In my short term role of being a personal sports psychologist, I found this quote which I liked and thought was very appropriate. ‘Your mind will quit a thousand times before your body does. Feel the fear and do it any way’.
Pieces: Extension, High Stakes, It’s a Long Way Up, On the Edge, Take the Plunge, Taking Grannie Steps and There is Only One Way – Forward
Finding my Inner Yogie
I really look forward to my Monday mornings when I can momentarily close the door to my world. Once I step into the 9.30 am yoga class and am in the first set position, my mind goes arrhhh...
It's my self-imposed time out session from life and family where for an hour I can escape and come out feeling that my mind is balanced and body calm.
I am not sure if the calmness is due to having someone telling me what I need to do, or not having to think about multiple things at once, or is it that my brain is able to switch off and rest for an hour?
I can’t do all the extreme poses and I’d like to be more flexible but it doesn’t matter - yoga is my refresh button. I really enjoy the session I go to and if I miss my Monday class my mind and body are not quite ready for my working week ahead.
Pieces: Balance & Control, Fortitude, It’s all About Balance.
Organising my world can send me a wee bit loopy from time to time. Those moments when there is far too much on and I am jumping through hoops juggling my child’s school life, after-school activities, social events…let alone my own work and keeping the home running smoothly. Coming to the end of the year (2018), my home-life goals shrunk down dramatically to my bare minimum of healthy food/meals and clean clothes but every other day my neurotic vacuum cleaning disorder would need a fix otherwise there would be a monkey on my back distracting me.
I have come to realise that the routine of having food served at the right time is important for my child. When her blood sugar levels get low she can become nasty, and I open myself up to guest starring in my very own crazy cartoon episode of ‘Tom & Jerry’. She goes to the dark side where she can’t think rationally and only comfort food will do (god forbid you cook something new and different … something you may feel like).
Pieces: Loop de Loop, Loopy, Nutty, Tom & Jerry and Tom & Tom.
Do I do too much for my child?
My husband and I were tested during the summer school holidays by our child.
We had non-verbal huffs, puffs & grunts, stomping of feet, slamming of doors and selective hearing when we have simply asked her to do jobs around the house (like empty the dishwasher and load it up with the dirty dishes sitting on the bench).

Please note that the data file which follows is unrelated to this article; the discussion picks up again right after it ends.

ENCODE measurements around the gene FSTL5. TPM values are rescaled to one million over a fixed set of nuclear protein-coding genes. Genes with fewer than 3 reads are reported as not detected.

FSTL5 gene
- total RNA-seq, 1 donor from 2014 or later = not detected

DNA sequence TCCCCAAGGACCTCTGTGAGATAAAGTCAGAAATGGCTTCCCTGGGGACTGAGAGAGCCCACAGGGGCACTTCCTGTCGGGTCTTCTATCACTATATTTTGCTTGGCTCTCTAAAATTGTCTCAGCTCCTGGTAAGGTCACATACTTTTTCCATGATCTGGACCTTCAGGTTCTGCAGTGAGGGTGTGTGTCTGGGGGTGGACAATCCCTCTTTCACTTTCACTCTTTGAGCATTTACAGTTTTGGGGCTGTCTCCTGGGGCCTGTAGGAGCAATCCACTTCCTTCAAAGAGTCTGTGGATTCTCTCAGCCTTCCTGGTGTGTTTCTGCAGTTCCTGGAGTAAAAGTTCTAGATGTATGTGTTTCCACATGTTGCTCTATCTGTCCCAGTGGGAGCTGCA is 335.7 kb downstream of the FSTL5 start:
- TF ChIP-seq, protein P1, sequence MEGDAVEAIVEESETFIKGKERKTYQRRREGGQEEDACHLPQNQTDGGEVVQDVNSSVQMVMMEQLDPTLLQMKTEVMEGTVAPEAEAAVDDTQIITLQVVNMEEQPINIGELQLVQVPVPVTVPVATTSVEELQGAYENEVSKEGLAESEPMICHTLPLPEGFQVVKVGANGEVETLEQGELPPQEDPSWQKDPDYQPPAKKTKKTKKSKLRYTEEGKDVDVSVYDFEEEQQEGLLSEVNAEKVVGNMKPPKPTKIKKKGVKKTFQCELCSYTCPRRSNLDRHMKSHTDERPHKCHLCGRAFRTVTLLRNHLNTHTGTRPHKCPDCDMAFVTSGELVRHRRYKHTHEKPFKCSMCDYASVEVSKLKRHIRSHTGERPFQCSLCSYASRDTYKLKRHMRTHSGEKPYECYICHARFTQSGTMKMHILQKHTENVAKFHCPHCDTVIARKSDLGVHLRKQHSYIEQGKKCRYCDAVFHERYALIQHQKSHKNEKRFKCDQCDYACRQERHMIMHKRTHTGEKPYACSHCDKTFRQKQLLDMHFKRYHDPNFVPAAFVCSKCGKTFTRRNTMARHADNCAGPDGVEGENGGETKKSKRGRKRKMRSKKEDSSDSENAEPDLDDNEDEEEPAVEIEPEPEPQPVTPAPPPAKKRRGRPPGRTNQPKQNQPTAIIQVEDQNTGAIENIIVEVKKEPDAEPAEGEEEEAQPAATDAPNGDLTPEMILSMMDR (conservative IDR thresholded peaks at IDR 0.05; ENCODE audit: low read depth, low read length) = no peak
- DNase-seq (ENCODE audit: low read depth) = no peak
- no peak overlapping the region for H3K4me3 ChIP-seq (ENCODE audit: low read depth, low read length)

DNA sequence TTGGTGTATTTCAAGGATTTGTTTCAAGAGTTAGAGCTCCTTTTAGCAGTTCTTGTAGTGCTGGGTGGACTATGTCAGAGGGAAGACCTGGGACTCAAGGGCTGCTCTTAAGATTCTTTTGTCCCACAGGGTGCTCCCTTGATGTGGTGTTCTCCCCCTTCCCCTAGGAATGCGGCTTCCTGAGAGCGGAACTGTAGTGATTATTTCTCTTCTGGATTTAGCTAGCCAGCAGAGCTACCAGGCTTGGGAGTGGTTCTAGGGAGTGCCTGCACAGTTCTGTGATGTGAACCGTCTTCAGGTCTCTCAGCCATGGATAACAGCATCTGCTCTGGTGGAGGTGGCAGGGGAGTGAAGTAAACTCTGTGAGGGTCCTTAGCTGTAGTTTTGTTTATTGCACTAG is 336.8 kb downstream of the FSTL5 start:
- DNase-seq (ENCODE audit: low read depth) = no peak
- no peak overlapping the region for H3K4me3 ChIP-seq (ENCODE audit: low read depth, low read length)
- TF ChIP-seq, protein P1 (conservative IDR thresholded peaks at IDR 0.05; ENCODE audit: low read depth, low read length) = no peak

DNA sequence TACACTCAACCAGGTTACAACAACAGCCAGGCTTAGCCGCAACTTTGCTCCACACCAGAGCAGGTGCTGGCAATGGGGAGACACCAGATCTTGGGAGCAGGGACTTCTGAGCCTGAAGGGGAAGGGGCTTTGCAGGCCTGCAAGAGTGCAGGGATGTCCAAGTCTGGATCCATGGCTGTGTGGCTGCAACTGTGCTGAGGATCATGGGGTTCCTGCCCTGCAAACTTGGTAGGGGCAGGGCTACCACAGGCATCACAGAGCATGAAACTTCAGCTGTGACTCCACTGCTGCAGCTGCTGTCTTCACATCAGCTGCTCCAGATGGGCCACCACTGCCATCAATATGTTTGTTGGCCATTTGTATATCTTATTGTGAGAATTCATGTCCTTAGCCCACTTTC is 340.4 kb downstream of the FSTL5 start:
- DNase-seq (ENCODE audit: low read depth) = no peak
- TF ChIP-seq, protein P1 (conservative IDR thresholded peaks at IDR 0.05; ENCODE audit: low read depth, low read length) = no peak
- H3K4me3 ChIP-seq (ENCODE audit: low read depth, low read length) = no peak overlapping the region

I have created a sprat (a spoilt brat).
To add insult to injury, during this summer we decided to redecorate her room, spending a majority of our holiday time working on it. What really disappointed us most was the lip service we received from her. Her initial words of thanks and gratefulness for redecorating her room seemed empty and token when all her subsequent responses to being asked to do the odd job for us were negative.
I am not expecting her to clean the whole house by herself but I do expect her (as she is ten) to pull her own weight by:
- Cleaning up her own messes –in her room and the trail of stuff that is left behind her as she enters or exits our home.
- Loading and unloading the dishwasher and if it breaks down (god forbid) know how to wash dishes by hand.
- Being able to use a vacuum cleaner and know where it lives in our home.
More importantly do her part, as part of our family and our household, and that means helping around the house.
Walking a Fine Line
Things are changing in my home as my child becomes a mini big person with puberty starting. She is growing up and has her own opinions about herself and her life.
I am finding that I have to be careful with what I say and how it is delivered. No more just telling her what to do, discussion and her input are important and required now.
This is particularly hard if it’s the end of a long day or week and we are all tired. Words can easily be misconstrued in a Nano second, and add hormones into the mix, and conversations can erupt into arguments at the drop of a hat over a seemingly small thing. Being rational is out the window and discussion can only be resumed after a good night’s sleep.
Relearning how to deal with my preteen is hard as I am quite upfront with my family. Being able to say what I want without it offending, or making sure that the situation doesn’t implode on us, can be difficult. It’s a team effort getting both the parents and the child onto the same page and making sure there isn’t the stomping of feet and slamming of doors, especially if the night’s topic is -Time Limits on Devices.
Pieces: On a Knife’s Edge, On Thin Ice and Walking a Fine Line.
What drew you to working with The Poi Room?
I was approached by the lovely Melanie-Jane back in 2007. I think I had just had my daughter and my brain was very fuzzy adjusting to a new born baby and my new role as a parent, when Melanie-Jane popped in to see me and talk about her new baby ‘The Poi Room’.
Artwork : Single Cats
Describe your relationship with The Poi Room, and how our values fit your business?
My relationship with Melanie-Jane and Clayton is very supportive; they want me to do well. I like the way that they connect with people, whether you are an artist or a customer, the relationship is not one sided. They are genuine and it’s not just a business transaction.
Want to see the work in person at The Poi Room?
TEN will be launching the exhibition this Saturday with the wonderful opportunity to 'meet the makers' from 02:00pm - 03:00 pm. Champagne & delicious cheese board will be provided.